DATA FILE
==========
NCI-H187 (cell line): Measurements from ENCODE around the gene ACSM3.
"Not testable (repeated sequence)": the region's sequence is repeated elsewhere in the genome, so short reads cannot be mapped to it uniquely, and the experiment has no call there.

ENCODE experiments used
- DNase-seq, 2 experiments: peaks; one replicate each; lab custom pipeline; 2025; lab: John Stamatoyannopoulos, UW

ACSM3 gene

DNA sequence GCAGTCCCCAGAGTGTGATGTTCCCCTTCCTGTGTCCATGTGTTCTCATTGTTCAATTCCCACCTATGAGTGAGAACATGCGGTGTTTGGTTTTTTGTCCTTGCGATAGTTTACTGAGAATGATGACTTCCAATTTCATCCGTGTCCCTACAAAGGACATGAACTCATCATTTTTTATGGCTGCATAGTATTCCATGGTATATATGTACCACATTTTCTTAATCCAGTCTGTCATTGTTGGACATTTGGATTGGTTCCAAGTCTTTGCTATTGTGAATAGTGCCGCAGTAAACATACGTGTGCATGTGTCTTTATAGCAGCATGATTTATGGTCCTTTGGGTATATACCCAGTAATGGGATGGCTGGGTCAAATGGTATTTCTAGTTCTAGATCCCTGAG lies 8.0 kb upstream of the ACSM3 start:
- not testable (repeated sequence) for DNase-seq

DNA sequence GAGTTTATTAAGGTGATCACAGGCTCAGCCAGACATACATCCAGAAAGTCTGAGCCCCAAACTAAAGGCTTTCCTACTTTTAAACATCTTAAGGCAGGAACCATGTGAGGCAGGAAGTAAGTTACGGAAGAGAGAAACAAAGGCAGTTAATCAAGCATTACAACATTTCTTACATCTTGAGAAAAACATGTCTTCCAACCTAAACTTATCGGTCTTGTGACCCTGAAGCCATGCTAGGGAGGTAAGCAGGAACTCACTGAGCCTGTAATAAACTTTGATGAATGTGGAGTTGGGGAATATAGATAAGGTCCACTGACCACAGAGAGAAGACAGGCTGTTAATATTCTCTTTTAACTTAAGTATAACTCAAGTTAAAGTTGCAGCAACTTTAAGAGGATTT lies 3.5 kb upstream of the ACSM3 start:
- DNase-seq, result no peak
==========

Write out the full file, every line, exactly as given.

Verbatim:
NCI-H187 (cell line): Measurements from ENCODE around the gene ACSM3.
"Not testable (repeated sequence)": the region's sequence is repeated elsewhere in the genome, so short reads cannot be mapped to it uniquely, and the experiment has no call there.

ENCODE experiments used
- DNase-seq, 2 experiments: peaks; one replicate each; lab custom pipeline; 2025; lab: John Stamatoyannopoulos, UW

ACSM3 gene

DNA sequence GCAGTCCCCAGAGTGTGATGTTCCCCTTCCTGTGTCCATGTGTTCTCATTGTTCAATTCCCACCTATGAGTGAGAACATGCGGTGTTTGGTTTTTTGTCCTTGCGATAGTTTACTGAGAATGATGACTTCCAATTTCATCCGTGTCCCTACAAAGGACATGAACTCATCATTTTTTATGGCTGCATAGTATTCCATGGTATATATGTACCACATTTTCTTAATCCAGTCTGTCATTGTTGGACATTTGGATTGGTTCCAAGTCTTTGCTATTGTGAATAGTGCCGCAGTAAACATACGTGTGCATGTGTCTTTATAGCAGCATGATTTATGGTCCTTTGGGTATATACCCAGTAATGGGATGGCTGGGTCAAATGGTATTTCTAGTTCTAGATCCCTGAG lies 8.0 kb upstream of the ACSM3 start:
- not testable (repeated sequence) for DNase-seq

DNA sequence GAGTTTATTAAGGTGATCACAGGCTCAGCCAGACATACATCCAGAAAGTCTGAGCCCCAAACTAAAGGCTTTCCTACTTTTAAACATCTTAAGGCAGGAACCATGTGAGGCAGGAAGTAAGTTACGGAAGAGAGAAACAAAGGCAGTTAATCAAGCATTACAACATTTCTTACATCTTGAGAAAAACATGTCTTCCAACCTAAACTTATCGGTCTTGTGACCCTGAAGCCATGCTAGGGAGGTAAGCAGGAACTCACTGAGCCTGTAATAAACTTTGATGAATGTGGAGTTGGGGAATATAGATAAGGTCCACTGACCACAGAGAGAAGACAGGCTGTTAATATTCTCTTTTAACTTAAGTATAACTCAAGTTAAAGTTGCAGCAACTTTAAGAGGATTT lies 3.5 kb upstream of the ACSM3 start:
- DNase-seq, result no peak